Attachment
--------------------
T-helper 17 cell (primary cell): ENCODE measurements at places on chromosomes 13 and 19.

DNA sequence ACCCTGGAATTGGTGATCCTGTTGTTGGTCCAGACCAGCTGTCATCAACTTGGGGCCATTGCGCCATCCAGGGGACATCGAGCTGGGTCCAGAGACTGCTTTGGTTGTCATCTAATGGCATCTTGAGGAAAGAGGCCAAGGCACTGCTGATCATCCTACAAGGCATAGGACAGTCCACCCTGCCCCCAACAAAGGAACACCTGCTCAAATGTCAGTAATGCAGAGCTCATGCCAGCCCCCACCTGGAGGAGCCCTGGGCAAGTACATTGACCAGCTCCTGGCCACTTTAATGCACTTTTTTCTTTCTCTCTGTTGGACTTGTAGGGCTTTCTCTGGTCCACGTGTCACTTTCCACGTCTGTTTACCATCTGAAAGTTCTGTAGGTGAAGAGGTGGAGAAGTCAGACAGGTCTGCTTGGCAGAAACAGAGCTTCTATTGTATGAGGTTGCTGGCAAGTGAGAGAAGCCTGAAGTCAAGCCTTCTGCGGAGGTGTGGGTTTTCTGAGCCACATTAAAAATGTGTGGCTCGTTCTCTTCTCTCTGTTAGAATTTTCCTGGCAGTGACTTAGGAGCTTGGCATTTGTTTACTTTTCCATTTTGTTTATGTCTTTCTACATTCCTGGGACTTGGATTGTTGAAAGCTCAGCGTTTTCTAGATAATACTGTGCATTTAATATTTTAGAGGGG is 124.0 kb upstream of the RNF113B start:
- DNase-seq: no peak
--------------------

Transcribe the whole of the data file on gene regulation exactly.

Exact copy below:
T-helper 17 cell (primary cell): ENCODE measurements at places on chromosomes 13 and 19.

DNA sequence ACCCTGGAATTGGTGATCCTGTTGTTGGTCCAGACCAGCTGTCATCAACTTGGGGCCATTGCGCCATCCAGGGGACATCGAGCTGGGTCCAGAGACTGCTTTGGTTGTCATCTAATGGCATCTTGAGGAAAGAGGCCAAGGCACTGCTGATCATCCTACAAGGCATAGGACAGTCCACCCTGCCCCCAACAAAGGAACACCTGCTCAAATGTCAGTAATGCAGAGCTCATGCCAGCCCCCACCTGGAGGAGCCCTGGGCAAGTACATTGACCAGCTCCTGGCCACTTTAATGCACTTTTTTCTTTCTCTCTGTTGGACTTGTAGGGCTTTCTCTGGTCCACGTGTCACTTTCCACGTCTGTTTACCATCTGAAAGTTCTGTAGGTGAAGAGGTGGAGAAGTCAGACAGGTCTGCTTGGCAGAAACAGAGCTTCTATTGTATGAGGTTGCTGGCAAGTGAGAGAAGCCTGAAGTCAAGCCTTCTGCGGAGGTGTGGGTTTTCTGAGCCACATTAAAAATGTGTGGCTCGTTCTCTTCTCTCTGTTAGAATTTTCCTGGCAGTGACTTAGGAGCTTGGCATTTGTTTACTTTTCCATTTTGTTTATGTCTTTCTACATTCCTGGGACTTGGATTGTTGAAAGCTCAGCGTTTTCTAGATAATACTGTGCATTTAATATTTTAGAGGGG is 124.0 kb upstream of the RNF113B start:
- DNase-seq: no peak